A guide for family and local historians by Ian Maxwell

Published by: Pen & Sword
ISBN: 9781473851795
Price £14.99

Ian Maxwell is a former record officer at the Public Record Office of Northern Ireland (PRONI) and so is an expert well placed to write about the records held there. The book is easy to use, is clearly set out in chapters, and has explanations about the different types of records. It also has a brief overview of the early history of the Province of Ulster and the establishment of Northern Ireland.

Although this is the second edition and the book has been updated, the last few years have seen a very welcome increase in the Irish records now available online so it is very difficult to keep up to date with these new sites, or additions to sites, in a publication.

The website for PRONI is now www.nidirect.gov.uk/proni and for the General Register Office for birth, marriage and death indexes and certificates online is www.nidirect.gov.uk/family-history.

The references given for PRONI documents on their online eCatalogue are also slightly different now. To correct them usually involves leaving out a /. That just means that T/808/14889 should be T808/14889 and MIC/1P/215 should be MIC1P/215 and so on. PRONI also has online now the Valuation Revision books for the years 1864 – 1933.

Any Northern Ireland Roman Catholic Registers which had been microfilmed and were available in the National Library of Ireland, Dublin, are also now also online at www.registers.nli.ie These are just the surviving registers up to 1880.

A welcome addition to online records is the collection of the many local Northern Ireland newspapers which are now available and searchable by name and subject. Some of these may be found on the commercial sites The British Newspaper Archive and Findmypast and these are continuously being added to.

The appendix to the book has a section called useful addresses. Unfortunately, several of these are out of date, including the address for our own society, the North of Ireland Family History Society.

This book is a very good initial guide to the records for Northern Ireland for anyone starting out on their family history research.

Reviewed by Ann Robinson, member of North of Ireland Family History Society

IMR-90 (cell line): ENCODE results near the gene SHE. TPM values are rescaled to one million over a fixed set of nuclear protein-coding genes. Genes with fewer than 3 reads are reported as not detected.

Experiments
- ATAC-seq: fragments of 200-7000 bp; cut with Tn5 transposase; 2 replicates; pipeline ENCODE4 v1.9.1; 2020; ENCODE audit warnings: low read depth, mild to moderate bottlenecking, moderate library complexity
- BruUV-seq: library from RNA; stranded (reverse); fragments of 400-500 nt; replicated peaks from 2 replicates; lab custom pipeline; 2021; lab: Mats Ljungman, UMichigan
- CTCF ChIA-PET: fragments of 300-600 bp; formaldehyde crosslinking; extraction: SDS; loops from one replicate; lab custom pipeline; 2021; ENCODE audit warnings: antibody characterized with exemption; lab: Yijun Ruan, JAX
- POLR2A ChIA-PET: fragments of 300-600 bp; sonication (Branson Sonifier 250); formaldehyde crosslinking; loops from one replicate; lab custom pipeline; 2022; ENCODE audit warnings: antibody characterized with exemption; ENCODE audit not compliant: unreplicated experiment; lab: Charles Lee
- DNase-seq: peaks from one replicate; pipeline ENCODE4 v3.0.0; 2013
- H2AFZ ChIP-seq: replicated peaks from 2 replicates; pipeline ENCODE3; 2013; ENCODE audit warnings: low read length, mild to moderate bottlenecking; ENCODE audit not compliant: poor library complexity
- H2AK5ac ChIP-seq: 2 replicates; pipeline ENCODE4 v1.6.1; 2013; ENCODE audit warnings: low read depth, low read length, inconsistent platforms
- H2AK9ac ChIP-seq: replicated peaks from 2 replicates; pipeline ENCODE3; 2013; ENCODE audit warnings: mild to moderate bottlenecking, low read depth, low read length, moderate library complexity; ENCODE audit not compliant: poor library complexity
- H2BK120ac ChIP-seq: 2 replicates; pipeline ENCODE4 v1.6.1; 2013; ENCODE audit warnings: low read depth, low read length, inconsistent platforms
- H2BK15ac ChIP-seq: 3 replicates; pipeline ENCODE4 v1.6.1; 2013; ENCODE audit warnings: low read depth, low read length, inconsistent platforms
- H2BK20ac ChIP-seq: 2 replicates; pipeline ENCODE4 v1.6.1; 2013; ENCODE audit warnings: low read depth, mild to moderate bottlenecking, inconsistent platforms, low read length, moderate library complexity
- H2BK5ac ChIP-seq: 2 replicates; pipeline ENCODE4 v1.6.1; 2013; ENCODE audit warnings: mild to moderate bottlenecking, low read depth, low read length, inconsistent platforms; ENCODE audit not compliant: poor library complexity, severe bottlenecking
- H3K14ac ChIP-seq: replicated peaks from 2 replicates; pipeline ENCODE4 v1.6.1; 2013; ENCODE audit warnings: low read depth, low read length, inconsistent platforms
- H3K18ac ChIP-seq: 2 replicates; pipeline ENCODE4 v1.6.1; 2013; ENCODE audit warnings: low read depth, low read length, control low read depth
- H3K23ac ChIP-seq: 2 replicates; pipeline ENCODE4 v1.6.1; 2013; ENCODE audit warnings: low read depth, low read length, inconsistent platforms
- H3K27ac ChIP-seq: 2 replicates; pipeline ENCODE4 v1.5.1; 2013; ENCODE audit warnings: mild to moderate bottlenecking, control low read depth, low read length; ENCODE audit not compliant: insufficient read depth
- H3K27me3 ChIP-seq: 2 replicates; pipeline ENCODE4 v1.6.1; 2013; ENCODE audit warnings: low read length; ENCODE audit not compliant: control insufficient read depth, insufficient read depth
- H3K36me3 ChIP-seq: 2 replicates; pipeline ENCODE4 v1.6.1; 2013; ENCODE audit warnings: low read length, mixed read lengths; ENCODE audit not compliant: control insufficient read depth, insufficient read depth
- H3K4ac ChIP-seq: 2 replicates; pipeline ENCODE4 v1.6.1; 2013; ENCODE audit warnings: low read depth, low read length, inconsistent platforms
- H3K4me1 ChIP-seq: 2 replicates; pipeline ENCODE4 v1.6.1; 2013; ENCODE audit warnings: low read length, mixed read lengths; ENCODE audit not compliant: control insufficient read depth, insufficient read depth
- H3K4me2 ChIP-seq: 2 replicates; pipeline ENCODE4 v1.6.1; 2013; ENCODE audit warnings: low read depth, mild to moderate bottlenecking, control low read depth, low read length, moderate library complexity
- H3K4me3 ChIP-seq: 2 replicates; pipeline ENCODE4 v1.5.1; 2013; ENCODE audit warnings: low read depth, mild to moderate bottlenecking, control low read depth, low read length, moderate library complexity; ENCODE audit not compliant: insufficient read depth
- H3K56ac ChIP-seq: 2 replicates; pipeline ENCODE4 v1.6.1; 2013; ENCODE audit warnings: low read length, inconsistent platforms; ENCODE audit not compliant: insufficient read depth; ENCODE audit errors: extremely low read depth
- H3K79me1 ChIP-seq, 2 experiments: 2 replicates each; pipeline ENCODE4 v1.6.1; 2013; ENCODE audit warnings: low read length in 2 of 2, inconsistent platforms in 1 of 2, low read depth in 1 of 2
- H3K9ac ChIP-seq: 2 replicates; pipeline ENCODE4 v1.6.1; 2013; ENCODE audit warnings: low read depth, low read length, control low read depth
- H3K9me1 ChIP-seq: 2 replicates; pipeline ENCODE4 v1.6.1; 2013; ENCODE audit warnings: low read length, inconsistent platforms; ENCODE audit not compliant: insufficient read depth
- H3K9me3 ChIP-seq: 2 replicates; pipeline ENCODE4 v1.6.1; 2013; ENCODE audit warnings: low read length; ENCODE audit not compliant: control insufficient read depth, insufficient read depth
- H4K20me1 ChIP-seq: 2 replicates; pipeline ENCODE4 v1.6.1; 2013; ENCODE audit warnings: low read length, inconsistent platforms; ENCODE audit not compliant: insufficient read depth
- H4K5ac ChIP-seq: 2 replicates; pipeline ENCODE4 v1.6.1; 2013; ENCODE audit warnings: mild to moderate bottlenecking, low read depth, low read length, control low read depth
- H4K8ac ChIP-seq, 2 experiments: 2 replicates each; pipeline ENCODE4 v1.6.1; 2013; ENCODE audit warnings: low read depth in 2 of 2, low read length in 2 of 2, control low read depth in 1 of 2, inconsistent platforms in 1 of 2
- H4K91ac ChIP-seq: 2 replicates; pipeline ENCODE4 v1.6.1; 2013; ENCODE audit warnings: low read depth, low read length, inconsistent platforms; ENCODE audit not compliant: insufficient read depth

November 2016

cover for The Spyglass File

The Spyglass File - by Nathan Dylan Goodwin

A Morton Farrier Forensic Genealogist Story

Published by: CreateSpace Independent Publishing Platform
ISBN-13: 978-1537228532
Price: £7.99
www.nathandylangoodwin.com/the-spyglass-file

This is the 4th book in the series. It is 277 pages long with additional biographic and historical information.

Morton reluctantly takes up a request to discover who the real parents were of his elderly client who had discovered she had been adopted. Morton, who had discovered that he had been adopted, is endeavouring to locate his own real ancestors. His client’s birth occurred during the course of World War Two. The story concentrates on a young WAAF, whose knowledge of German found her working for Y- Service, who intercepted German wireless messages.

The author once again weaves Morton’s modern research and conclusions, with the history of what really happened, with several twists and turns along the way as well as some dramatic episodes for Morton too . The book is well researched and written, so that the story leaves the reader wanting to find out what happens next like any good thriller or detective story.

It would make a good present for Christmas for a fan of the series or someone who wants a good read especially if they are interested in family history and enjoy mysteries or thrillers.

Reviewed by David Lambert

November 2016

cover for Men of Song

Men of Song by Jeff Campbell

Privately published.
The book can be purchased direct from the author at a cost of £11.00 (inc. P & P):
Jeff Campbell, 12 Fawns Close, Ermington, Ivybridge, Devon PL21 9NB
Telephone 01548831559
Enquiries: menofsong2016@gmail.com

This is an enthusiast’s book. The author is a champion of Male Voice Choirs (MVC) and it is appropriate to be reviewing it when ensemble singing is, via TV and Gareth Malone, enjoying such popularity.

The author sums up his book in one sentence; ‘ I belong to a male Voice Choir and this is my story’. What follows is something of a pot pourri but is unified by his personality and his obsession (as outsiders would see it ) with MVCs.

The first half is an informal mixture of autobiography, jokes and MVC history (including autobiographies of each member of the Tamar Valley Choir – the author’s own). This section is disarmingly unpretentious; the only reservation your reviewer would have is that some paragraphs are printed in a feint Italic typeface – not an attractive or easily readable format. His own autobiography includes details of his family with a touching account of his granddaughter, Skye, ‘ who was born with Down’s Syndrome’.

The second half is a Directory of British MVCs arranged by country and county. There is also a list of Police Choirs. Each entry has a potted history (but unfortunately no contact details) which varies from several pages to a couple of lines.

It’s an intriguing glimpse into another, musical, world which is presented with simplicity and affection.

Reviewed by Charles Kaye

November 2016

cover for The Barque of Bulleyn

The Barque of Bulleyn by K C Isted

Published by: Conrad Press
ISBN: 978-1-78301-919-9
Price £11.99 (Also available in Kindle format from Amazon.co.uk priced at £2.99)

This is a fast paced swashbuckling story of one of the author’s ancestors and a vessel he purchased. It is an entertaining book based on real life events with real life characters.

The story centres on the activities, legal and otherwise of Privateer Robert Isted and his crew in 1574 when Queen Elizabeth 1 was on the throne. England and Spain were at war and part of Holland was allied to Spain and part to Britain The action takes place between Hastings, the North Sea and Scotland.

The story is well researched and has well defined characters. The events are easy to understand.

Without giving away the plot we know that most pirates came to a sticky end and whether Robert Isted did is something to be discovered when the book is read.

A great way to present part of your family history.

Reviewed by John Treby, Member of Devon FHS, Gloucestershire FHS and East of London FHS

October 2016